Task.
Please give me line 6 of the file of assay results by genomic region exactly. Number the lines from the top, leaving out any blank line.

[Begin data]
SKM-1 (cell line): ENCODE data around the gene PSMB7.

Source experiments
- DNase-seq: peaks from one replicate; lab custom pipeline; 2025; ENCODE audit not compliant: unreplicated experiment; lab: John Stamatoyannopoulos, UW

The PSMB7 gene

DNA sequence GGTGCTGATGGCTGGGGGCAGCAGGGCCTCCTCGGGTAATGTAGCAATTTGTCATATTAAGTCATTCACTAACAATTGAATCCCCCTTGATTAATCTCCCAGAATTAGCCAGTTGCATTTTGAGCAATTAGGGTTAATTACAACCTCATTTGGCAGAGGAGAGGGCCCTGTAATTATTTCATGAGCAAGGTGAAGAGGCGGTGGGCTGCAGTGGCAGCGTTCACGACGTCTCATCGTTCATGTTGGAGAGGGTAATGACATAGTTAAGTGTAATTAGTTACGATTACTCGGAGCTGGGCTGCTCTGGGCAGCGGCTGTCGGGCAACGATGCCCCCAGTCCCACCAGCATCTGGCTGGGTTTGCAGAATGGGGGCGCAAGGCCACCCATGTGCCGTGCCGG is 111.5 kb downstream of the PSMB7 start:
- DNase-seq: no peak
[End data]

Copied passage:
- DNase-seq: no peak